Apple today pushed a major update to the Apple Music client for Android. Available on Google’s Play Store for free, the app has been bumped from version 1.2.1 to 2.0 and now features a refreshed user interface that mimics iOS 10 styling that should bring greater clarity and simplicity.
Aside from the facelift, the software comes with half a dozen new features including the consolidated For You, Library, Browse and Radio sections, a Now Playing screen with integrated lyrics, and more.
If you think Apple’s innovation in the smartphone OS space has stalled, wait until you see the next major revision to Google’s Android operating system.
Today, the search giant released a developer-only preview of Android O (it’s the working title). While it won’t release for public consumption before the fall, developers can download Android O and begin testing it right away. Android O adds many of the same features Apple customers have enjoyed for more than six months with iOS 10, or even longer.
These include things such as richer notifications, picture-in-picture modes, wide color gamuts in apps, limits on what apps can do in the background to improve battery life and more. Here’s our preview of Android O’s enhancements and new capabilities available to customers and developers.
LG’s latest G6 flagship may have become the first non-Pixel phone to have Google’s new Assistant feature, but the search giant is focused on bringing its new personal assistant to as many other smartphones as humanly possible.
Keeping true to its promise, the Mountain View firm just started rolling out Assistant to smartphones running Android 7.0 Nougat and Android 6.0 Marshmallow versions.
With Assistant, you just long press on the Home button or say “Ok Google” to get started. The advanced feature leverages Google’s knowledge graph, artificial intelligence and machine learning to better understand context of your questions.
If you’re looking for something you can do to change the appearance of your Home screen on your jailbroken device without going overboard, then you should look into a new free jailbreak tweak called NougatFolder by Elton Goci.
Essentially, this tweak transforms your Home screen’s folder icons to look more like those on an Android Nougat handset.
iOS 10 now powers nearly eight out of ten active devices—less than six months since officially releasing to the public in September of last year, as measured by App Store on February 20, 2017.
To be precise—iOS 10 now powers 79 percent of active iPhone, iPad and iPod touch device out there, representing a three-point increase over iOS 10’s adoption rate of 76 percent recorded 48 days ago on January 5, 2017.
Contrast the rapid pace of iOS adoption to Google, whose latest and greatest version of Android is currently found on less than one percent of active devices. Over and over again, Google’s lack of control over hardware and other factors are hurting its ability to deploy the latest Android features to its customers.
Everywhere you look today, large social media ventures are seemingly ripping a page out of Snapchat’s playbook. Instagram did it, Facebook’s Messenger app has done it, and we are about to witness Facebook itself clone Snapchat’s daily stories big time. As much as Apple are primarily known for their hardware, it goes without saying that this major shift in what consumers want from their applications (or: spike in perceived self-importance) will not have gone unnoticed by Apple’s software department.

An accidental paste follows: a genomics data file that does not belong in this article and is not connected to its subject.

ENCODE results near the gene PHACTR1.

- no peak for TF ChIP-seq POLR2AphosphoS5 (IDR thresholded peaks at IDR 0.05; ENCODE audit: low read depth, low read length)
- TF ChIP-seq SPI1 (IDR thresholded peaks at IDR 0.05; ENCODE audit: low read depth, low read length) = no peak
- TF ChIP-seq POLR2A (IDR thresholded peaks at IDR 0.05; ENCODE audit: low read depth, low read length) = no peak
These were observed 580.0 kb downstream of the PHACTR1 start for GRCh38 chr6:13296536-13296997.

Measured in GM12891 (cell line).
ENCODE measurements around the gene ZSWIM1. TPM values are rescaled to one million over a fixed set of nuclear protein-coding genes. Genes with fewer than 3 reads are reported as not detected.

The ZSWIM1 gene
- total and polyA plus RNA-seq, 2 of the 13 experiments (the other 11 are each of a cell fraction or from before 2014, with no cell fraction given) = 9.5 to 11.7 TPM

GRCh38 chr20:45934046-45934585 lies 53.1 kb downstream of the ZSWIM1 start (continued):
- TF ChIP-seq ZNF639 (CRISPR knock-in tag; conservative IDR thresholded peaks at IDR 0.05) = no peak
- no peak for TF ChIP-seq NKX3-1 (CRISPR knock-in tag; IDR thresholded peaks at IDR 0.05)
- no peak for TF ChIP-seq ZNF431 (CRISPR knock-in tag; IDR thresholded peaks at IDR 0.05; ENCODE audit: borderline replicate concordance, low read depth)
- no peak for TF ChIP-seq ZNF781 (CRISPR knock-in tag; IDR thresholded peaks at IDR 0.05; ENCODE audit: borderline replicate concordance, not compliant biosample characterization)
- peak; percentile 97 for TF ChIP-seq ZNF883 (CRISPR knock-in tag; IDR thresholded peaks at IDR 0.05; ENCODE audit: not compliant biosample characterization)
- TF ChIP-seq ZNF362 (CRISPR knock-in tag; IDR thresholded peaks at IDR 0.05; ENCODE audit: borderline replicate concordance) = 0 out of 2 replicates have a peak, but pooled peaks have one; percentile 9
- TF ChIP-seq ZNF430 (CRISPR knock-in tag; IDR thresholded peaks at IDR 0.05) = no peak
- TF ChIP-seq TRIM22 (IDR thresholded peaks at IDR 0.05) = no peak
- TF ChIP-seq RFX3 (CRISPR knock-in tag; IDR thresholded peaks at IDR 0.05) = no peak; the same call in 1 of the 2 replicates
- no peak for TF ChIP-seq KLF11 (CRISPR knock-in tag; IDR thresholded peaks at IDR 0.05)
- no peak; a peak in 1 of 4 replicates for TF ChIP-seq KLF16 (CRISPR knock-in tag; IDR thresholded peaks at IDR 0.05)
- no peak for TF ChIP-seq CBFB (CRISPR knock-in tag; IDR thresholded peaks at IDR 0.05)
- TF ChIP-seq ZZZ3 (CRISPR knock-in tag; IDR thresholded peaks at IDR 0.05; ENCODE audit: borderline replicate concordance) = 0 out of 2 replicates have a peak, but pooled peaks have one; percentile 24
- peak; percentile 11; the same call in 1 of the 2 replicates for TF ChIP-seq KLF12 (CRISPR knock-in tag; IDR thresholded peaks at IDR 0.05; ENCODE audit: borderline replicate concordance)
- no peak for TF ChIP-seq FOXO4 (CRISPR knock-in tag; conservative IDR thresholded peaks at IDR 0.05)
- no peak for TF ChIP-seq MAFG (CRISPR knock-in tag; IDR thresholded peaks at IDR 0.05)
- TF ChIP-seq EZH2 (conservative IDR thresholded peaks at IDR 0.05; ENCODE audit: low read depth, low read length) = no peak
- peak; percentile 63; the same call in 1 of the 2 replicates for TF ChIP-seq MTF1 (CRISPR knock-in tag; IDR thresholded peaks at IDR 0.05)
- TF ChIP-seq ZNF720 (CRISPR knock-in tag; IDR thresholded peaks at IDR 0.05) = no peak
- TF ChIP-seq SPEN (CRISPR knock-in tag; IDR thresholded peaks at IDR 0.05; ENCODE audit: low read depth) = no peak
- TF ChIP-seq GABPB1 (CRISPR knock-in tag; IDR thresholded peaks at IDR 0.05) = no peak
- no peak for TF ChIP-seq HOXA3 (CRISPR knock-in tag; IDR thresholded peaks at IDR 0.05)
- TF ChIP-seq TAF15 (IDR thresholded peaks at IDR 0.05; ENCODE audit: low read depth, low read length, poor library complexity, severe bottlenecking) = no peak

Coincidentally or not, Snapchat-like features are spreading like wildfire at a time where Apple are beginning to talk more openly about the prospect of tying Augmented Reality into a future iOS version. Against the backdrop of Pokemon GO’s success with augmented camera images and Snapchat’s unrivalled popularity based on selfie filters, it is not far to seek that Apple will be looking to capitalize on such trends as well – and what better way to jump on the bandwagon than to provide built-in effects for the stock camera?
Like the sound of it or not, it has got to be a proposition almost irresistible to Apple, mainly for two reasons: the ability to deepen monetization of their in-house apps and chance to reel in a whole lot of new Gen-Y customers. Here’s why filters on iOS could happen in 2017.
Following its December 15 debut on App Store, Nintendo’s one-handed side-scrolling platformer Super Mario Run will be coming to Android sooner than later: you can now pre-register on Google’s Play Store to be alerted when the game is available to download.
Super Mario Run is free to download on iPhone, with a $9.99 In-App Purchase required to unlock the 24 levels across six worlds.
Security firm Kryptowire recently discovered that some Android smartphones have a backdoor that secretly sends data to China, reports the NY Times. Maybe even more concerning, American phone maker BLU Products said that 120,000 of its phones were found to have the backdoor installed in its software, which has since been updated to remove all track of that secret backdoor.
Not even one day after launching a server-side update for Pokémon GO bringing daily bonuses to players, Niantic pushed a new version of the game to players via the App Store on Monday with improvements pertaining to gyms and some miscellaneous bug fixes.
I was just reading a post titled “On iMessage’s Stickiness” from Apple pundit John Gruber, published last evening on his Daring Fireball blog, and stumbled upon an interesting passage alleging that Apple’s created several mockups of iMessage for Android.
One of the mockups of iMessage for Android reportedly looks like a carbon copy of its iOS counterpart, with another one based on Google’s Material Design guidelines.
“I’ve heard from little birdies that mockups of iMessage for Android have circulated within the company, with varying UI styles ranging from looking like the iOS Messages app to pure Material Design,” reads the post.